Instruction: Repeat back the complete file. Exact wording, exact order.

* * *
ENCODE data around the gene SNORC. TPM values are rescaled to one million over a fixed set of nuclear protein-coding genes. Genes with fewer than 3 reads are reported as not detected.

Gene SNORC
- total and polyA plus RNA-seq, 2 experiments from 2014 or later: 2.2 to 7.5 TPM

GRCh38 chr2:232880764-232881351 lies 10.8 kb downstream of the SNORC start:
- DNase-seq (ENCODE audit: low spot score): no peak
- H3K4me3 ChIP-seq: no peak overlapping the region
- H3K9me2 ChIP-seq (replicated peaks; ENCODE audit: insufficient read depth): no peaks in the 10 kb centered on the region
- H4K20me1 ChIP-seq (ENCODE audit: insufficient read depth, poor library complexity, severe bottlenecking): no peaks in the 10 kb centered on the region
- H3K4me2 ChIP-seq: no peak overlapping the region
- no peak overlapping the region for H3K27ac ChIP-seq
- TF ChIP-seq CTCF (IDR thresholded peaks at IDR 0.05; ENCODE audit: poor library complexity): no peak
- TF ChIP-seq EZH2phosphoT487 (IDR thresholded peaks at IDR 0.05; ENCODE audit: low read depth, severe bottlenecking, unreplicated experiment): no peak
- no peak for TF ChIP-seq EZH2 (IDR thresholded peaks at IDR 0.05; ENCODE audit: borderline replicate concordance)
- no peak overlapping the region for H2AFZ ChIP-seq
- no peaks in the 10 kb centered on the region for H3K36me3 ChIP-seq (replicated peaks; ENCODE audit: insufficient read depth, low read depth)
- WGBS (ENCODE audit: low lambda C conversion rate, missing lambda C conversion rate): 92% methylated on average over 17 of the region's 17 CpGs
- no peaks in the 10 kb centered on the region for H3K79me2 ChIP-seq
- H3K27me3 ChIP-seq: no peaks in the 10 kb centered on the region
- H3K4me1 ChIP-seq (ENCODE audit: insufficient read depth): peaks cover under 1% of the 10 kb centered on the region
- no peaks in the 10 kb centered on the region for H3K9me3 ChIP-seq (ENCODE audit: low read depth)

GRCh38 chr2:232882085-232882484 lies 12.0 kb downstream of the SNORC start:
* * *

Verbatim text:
ENCODE data around the gene SNORC. TPM values are rescaled to one million over a fixed set of nuclear protein-coding genes. Genes with fewer than 3 reads are reported as not detected.

Gene SNORC
- total and polyA plus RNA-seq, 2 experiments from 2014 or later: 2.2 to 7.5 TPM

GRCh38 chr2:232880764-232881351 lies 10.8 kb downstream of the SNORC start:
- DNase-seq (ENCODE audit: low spot score): no peak
- H3K4me3 ChIP-seq: no peak overlapping the region
- H3K9me2 ChIP-seq (replicated peaks; ENCODE audit: insufficient read depth): no peaks in the 10 kb centered on the region
- H4K20me1 ChIP-seq (ENCODE audit: insufficient read depth, poor library complexity, severe bottlenecking): no peaks in the 10 kb centered on the region
- H3K4me2 ChIP-seq: no peak overlapping the region
- no peak overlapping the region for H3K27ac ChIP-seq
- TF ChIP-seq CTCF (IDR thresholded peaks at IDR 0.05; ENCODE audit: poor library complexity): no peak
- TF ChIP-seq EZH2phosphoT487 (IDR thresholded peaks at IDR 0.05; ENCODE audit: low read depth, severe bottlenecking, unreplicated experiment): no peak
- no peak for TF ChIP-seq EZH2 (IDR thresholded peaks at IDR 0.05; ENCODE audit: borderline replicate concordance)
- no peak overlapping the region for H2AFZ ChIP-seq
- no peaks in the 10 kb centered on the region for H3K36me3 ChIP-seq (replicated peaks; ENCODE audit: insufficient read depth, low read depth)
- WGBS (ENCODE audit: low lambda C conversion rate, missing lambda C conversion rate): 92% methylated on average over 17 of the region's 17 CpGs
- no peaks in the 10 kb centered on the region for H3K79me2 ChIP-seq
- H3K27me3 ChIP-seq: no peaks in the 10 kb centered on the region
- H3K4me1 ChIP-seq (ENCODE audit: insufficient read depth): peaks cover under 1% of the 10 kb centered on the region
- no peaks in the 10 kb centered on the region for H3K9me3 ChIP-seq (ENCODE audit: low read depth)

GRCh38 chr2:232882085-232882484 lies 12.0 kb downstream of the SNORC start: